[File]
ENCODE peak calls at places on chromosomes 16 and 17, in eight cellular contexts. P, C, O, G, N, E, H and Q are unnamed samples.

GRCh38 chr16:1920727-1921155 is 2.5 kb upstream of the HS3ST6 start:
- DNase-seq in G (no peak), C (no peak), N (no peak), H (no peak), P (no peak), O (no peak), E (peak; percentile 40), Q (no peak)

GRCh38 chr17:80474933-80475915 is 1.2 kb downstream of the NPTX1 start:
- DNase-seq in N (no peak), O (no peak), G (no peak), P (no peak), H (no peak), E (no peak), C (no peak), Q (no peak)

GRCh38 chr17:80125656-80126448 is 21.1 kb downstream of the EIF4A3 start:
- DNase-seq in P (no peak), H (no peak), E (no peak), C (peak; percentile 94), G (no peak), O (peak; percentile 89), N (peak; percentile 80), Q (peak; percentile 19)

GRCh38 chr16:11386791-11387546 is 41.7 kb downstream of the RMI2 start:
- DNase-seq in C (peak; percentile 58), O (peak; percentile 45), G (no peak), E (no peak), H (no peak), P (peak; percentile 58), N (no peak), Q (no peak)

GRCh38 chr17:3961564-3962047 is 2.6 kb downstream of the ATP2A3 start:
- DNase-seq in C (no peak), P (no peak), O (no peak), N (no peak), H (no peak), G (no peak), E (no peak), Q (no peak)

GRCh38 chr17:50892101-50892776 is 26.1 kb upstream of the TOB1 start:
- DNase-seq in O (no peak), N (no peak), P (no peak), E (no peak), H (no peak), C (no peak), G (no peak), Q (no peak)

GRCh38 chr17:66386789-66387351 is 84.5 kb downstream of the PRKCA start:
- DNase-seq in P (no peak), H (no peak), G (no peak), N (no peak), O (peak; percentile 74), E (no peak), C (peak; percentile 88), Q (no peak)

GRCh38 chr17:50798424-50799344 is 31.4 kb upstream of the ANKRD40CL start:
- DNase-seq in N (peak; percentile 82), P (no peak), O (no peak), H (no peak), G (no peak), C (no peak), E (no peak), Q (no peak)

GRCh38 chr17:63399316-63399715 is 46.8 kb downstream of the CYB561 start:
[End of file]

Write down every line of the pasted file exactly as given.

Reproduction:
ENCODE peak calls at places on chromosomes 16 and 17, in eight cellular contexts. P, C, O, G, N, E, H and Q are unnamed samples.

GRCh38 chr16:1920727-1921155 is 2.5 kb upstream of the HS3ST6 start:
- DNase-seq in G (no peak), C (no peak), N (no peak), H (no peak), P (no peak), O (no peak), E (peak; percentile 40), Q (no peak)

GRCh38 chr17:80474933-80475915 is 1.2 kb downstream of the NPTX1 start:
- DNase-seq in N (no peak), O (no peak), G (no peak), P (no peak), H (no peak), E (no peak), C (no peak), Q (no peak)

GRCh38 chr17:80125656-80126448 is 21.1 kb downstream of the EIF4A3 start:
- DNase-seq in P (no peak), H (no peak), E (no peak), C (peak; percentile 94), G (no peak), O (peak; percentile 89), N (peak; percentile 80), Q (peak; percentile 19)

GRCh38 chr16:11386791-11387546 is 41.7 kb downstream of the RMI2 start:
- DNase-seq in C (peak; percentile 58), O (peak; percentile 45), G (no peak), E (no peak), H (no peak), P (peak; percentile 58), N (no peak), Q (no peak)

GRCh38 chr17:3961564-3962047 is 2.6 kb downstream of the ATP2A3 start:
- DNase-seq in C (no peak), P (no peak), O (no peak), N (no peak), H (no peak), G (no peak), E (no peak), Q (no peak)

GRCh38 chr17:50892101-50892776 is 26.1 kb upstream of the TOB1 start:
- DNase-seq in O (no peak), N (no peak), P (no peak), E (no peak), H (no peak), C (no peak), G (no peak), Q (no peak)

GRCh38 chr17:66386789-66387351 is 84.5 kb downstream of the PRKCA start:
- DNase-seq in P (no peak), H (no peak), G (no peak), N (no peak), O (peak; percentile 74), E (no peak), C (peak; percentile 88), Q (no peak)

GRCh38 chr17:50798424-50799344 is 31.4 kb upstream of the ANKRD40CL start:
- DNase-seq in N (peak; percentile 82), P (no peak), O (no peak), H (no peak), G (no peak), C (no peak), E (no peak), Q (no peak)

GRCh38 chr17:63399316-63399715 is 46.8 kb downstream of the CYB561 start: